This will output:

type: cat
legs: 4
fur: true

You can combine this with CoffeeScript’s when keyword to filter items in an array:

spartacus =
  type: "cat"
  legs: 4
  fur: yes

shrimpy =
  type: "fish"
  legs: 0
  fur: no

pets = [spartacus, shrimpy]
myPet = pet for pet in pets when pet.type is "cat"
console.log myPet


Object {type: "cat", legs: 4, fur: true}

Notice that you can specify the statement to be executed in the loop before you write the loop. This is useful when writing one-liner loops.

This could also be written as:

for pet in pets when pet.type is "cat"
  myPet = pet
  console.log myPet

An extremely useful feature of CoffeeScript is the ability to create numeric ranges. These can be inclusive and exclusive:

someValues = [0..10]
sameValues = [0...11]

When compiled to JavaScript the arrays look like this:

someValues = [0, 1, 2, 3, 4, 5, 6, 7, 8, 9, 10];
sameValues = [0, 1, 2, 3, 4, 5, 6, 7, 8, 9, 10];

If you create a range with more than 20 elements, CoffeScript gets a little clever, as you can see from the generated JavaScript. Notice that execution takes place in an anonymous function to ward against scope leakage and variable conflict.

var someValues, _i, _results;

someValues = (function() {
  _results = [];
  for (_i = 0; _i <= 21; _i++){ _results.push(_i); }
  return _results;

Functions and the “this” Keyword

To create functions you use -> followed by the definition. If you have to add parameters you add them inside parenthesis () before the ->

You can add default values by setting the parameter to equal something.

Examples of functions with CoffeeScript:

myCoffee = ->
  console.log "C'est un cafe"

makeCoffee = (brand = "Hogwarts") ->
  console.log "Making a coffee #{brand}-style"


Logs to the console:

C'est un cafe
Making a coffee Hogwarts-style

You can use @ instead of the this keyword:

$("a").click ->
  $(@).hide 'slow'

This compiles to:

$("a").click(function() {
  return $(this).hide('slow');

ES6 Style Classes and OOP

CoffeeScript facilitates object-oriented programming and inheritance as well. You can define classes like this:

class Animal
  constructor: (@name, @breed) ->
    @.introduce = ->
      console.log "Hi, I am #{}, one hell of a #{@.breed}"

husky = new Animal("Johnny", "Siberian Husky")

Outputs in console:

Hi, I am Johnny, one hell of a Siberian Husky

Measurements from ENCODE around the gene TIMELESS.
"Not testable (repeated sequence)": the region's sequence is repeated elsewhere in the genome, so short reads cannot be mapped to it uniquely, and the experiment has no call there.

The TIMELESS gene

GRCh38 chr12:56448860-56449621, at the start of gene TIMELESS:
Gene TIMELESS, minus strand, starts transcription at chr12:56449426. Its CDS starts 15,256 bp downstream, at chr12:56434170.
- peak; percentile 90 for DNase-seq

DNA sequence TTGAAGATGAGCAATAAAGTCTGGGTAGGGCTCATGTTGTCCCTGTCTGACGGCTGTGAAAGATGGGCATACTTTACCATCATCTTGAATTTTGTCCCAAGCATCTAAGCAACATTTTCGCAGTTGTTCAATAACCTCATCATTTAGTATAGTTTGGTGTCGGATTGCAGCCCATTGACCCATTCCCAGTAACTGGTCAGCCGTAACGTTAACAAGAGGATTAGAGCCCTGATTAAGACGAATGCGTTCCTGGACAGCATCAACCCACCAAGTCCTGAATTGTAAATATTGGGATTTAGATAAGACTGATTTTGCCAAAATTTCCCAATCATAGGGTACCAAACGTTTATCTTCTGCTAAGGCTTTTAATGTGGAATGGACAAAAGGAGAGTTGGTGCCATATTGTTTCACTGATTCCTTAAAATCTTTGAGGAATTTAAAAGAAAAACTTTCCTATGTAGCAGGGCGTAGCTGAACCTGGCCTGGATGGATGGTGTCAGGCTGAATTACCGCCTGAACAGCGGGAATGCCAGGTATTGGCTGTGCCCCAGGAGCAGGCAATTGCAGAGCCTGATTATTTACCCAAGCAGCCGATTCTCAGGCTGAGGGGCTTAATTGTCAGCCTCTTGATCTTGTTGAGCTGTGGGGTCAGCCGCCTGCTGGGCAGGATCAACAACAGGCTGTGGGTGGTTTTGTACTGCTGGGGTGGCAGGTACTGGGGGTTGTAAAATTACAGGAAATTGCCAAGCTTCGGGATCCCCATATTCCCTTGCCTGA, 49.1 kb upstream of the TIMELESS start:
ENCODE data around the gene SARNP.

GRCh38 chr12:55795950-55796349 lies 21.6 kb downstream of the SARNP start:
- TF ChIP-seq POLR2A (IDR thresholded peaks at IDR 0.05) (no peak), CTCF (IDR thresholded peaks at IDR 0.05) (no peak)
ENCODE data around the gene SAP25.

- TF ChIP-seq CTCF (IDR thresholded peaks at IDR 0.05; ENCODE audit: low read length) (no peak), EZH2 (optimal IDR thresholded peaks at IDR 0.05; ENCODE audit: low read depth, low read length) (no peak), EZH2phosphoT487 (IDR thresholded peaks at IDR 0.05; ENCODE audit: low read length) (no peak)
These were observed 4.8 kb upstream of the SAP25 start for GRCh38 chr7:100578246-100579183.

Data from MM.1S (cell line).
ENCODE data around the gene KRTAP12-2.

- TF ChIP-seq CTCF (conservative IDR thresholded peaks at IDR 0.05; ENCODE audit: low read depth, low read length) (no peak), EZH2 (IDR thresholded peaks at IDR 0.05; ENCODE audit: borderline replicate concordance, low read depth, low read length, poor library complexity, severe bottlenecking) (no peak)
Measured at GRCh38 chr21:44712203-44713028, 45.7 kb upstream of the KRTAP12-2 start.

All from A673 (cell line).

typing @ before the parameter’s name in the constructor, causes the parameter to be immediately set in the constructor. Alternatively, you could just write = name in the constructor function.

You can extend classes as well:

class Dog extends Animal

Dog.prototype.bark = ->
      console.log "#{@name} barks!"

newHusky = new Dog("Lassy", "Labrador Husky")

This code outputs:

Hi, I am Lassy, one hell of a Labrador Husky
Lassy barks!

Your functions can accept an unlimited number of arguments if you add ... (ellipsis) after the parameter. In this case, all values after and including that parameter are added in the form of an array.

Here is how you could achieve that:

showAwards = (awards...) ->
  console.log ("Awards collected : #{awards.join ', '}")

showAwards "Award 1", "Award 2", "Award 3"

The code above outputs:

Awards collected : Award 1, Award 2, Award 3

The final thing I want to mention here is that when you are inside any function CoffeeScript automatically returns the result from the last statement executed. Therefore, all your functions have an implicit return value (just as you saw in the anonymous function that handles anchor clicks above).


In this article I have demonstrated many of the features that make CoffeeScript such a pleasure to work with. I will build on this knowledge in a future article when I will use CoffeeScript to create the well-known game TicTacToe. Until then, let me know what you think: Are you using CoffeeScript already? Has this article made you curious to try it out? Or does CoffeeScript offer nothing more than an unnecessary layer of complexity?